Browsing Revolt Library By Tag : vulgar

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It would not perhaps be thought, ordinarily, that the man whom physical disabilities have made so helpless that he is unable to move around among his fellows can bear his lot more happily, even though he suffer pain, and face life with a more cheerful and contented spirit, than can the man whose deformities are merely enough to mark him out from the rest of his fellows without preventing him from entering with them into most of their common affairs and experiences. But the fact is that the former's very helplessness makes him content to rest and not to strive. I know a young man so helplessly deformed that he has to be carried about, who is happy in reading a little, playing chess, taking a course or two in college, and all with the sunnies... (From : RaggedEdgemagazine.com.)

From: William Godwin . Imogen: A Pastoral Romance From the Ancient British. BOOK THE FOURTH SONG IN HONOUR OF THE FAIR SEX. HYPOCRISY OF THE MAGICIAN. THE TRIUMPH OF IMOGEN. DESPAIR AND CONSOLATION OF RODERIC. So much was Roderic discouraged by the apparent spirit and firmness of these declarations, that at the conclusion of them he abruptly quitted his captive, and released her for a moment from his unjust persecutions. His pride however was too strongly piqued, and his passions too much alarmed to permit her a real respite Where ever, cried he, as he trod with hasty and irregular steps the level green, "where ever were found such simplicity, and so much strength of judgment, and gaiety of wit in union? Is it possible for the extreme of simplicity and the perfection of intellect to meet together? These surely are paradoxes, that not all the goblins of the abyss can solve, and which, had they been related instead of seen, must have...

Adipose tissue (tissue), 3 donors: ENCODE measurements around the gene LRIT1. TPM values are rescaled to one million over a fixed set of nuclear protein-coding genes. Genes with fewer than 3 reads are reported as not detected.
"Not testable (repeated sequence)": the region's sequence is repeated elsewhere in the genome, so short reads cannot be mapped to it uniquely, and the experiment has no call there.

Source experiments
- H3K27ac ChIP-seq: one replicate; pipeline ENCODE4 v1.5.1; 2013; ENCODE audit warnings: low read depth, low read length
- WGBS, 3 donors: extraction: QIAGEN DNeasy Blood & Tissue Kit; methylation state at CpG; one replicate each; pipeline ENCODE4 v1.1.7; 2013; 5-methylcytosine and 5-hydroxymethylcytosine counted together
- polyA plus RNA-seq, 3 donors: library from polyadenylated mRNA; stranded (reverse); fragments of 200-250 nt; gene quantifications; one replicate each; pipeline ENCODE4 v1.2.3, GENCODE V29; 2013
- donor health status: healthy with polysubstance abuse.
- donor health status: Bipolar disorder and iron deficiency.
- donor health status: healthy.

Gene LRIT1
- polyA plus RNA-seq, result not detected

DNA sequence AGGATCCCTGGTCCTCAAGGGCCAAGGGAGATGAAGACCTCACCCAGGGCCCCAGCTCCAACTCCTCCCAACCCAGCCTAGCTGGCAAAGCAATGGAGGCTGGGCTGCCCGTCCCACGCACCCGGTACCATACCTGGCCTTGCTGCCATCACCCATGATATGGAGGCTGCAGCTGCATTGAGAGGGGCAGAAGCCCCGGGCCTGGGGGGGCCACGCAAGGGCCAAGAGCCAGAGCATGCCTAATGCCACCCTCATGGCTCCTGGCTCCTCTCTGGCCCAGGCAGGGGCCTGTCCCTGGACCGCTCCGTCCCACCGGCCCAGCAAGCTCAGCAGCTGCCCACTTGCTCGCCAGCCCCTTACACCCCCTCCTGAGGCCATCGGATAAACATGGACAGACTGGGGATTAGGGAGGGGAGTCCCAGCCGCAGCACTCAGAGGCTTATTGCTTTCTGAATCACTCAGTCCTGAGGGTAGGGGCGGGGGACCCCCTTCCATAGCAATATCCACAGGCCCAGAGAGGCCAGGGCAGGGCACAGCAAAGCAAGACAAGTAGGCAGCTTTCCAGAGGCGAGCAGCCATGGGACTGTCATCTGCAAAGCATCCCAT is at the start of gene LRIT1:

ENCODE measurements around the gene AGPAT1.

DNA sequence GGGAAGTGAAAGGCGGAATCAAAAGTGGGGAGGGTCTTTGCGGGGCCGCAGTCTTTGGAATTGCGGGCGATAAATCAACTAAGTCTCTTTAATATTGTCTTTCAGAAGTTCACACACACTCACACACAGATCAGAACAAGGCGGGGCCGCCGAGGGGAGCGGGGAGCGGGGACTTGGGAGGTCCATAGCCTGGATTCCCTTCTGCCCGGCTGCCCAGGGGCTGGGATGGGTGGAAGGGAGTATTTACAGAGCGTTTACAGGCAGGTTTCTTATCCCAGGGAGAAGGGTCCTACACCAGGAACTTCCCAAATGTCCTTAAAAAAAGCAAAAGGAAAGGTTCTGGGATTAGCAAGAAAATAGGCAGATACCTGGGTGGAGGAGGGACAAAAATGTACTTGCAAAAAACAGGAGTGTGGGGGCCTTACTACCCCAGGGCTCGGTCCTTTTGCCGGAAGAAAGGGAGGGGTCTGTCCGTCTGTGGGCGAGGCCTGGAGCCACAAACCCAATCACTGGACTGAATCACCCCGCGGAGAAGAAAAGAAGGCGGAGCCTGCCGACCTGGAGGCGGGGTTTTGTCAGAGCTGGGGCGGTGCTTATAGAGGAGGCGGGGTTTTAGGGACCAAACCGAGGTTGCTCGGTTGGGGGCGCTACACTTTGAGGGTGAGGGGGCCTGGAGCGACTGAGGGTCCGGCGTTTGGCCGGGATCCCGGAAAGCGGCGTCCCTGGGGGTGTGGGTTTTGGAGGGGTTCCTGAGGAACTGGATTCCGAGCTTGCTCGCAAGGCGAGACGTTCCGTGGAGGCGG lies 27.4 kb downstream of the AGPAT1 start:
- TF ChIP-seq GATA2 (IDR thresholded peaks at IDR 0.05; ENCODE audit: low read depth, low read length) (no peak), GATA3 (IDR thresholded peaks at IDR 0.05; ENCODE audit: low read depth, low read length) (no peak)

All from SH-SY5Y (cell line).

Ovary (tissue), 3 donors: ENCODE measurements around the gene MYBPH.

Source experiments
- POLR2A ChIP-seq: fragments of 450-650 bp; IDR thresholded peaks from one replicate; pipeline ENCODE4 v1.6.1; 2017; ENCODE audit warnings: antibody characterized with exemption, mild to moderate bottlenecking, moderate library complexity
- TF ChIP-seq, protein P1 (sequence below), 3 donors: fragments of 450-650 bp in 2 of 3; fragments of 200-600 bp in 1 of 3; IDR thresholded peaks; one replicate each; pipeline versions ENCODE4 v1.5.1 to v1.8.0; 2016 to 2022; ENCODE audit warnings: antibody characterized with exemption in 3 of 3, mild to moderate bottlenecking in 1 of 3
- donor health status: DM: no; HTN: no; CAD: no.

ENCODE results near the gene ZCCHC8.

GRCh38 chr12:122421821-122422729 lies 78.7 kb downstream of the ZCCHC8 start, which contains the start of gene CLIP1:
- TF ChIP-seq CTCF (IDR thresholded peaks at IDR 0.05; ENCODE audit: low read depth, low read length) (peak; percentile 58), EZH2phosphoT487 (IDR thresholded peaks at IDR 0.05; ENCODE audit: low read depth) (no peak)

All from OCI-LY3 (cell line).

ESSAY VII OF THE DURATION OF HUMAN LIFE The active and industrious portion of the human species in civilized countries, is composed of those who are occupied in the labor of the hand, and in the labor of the head. The following remarks expressly apply only to the latter of these classes, principally to such as are occupied in productive literature. They may however have their use to all persons a considerable portion of whose time is employed in study and contemplation, as, if well founded, they will form no unimportant chapter in the science of the human mind. In relation to all the members of the second class then, I should say, that human life is made up of term and vacation, in other words, of hours that may be intellectually employed, and of hours that cannot be so employed. Human life consists of years, months and days: each day contains twenty-four hours. Of these hours how many belong to the province of intellect?

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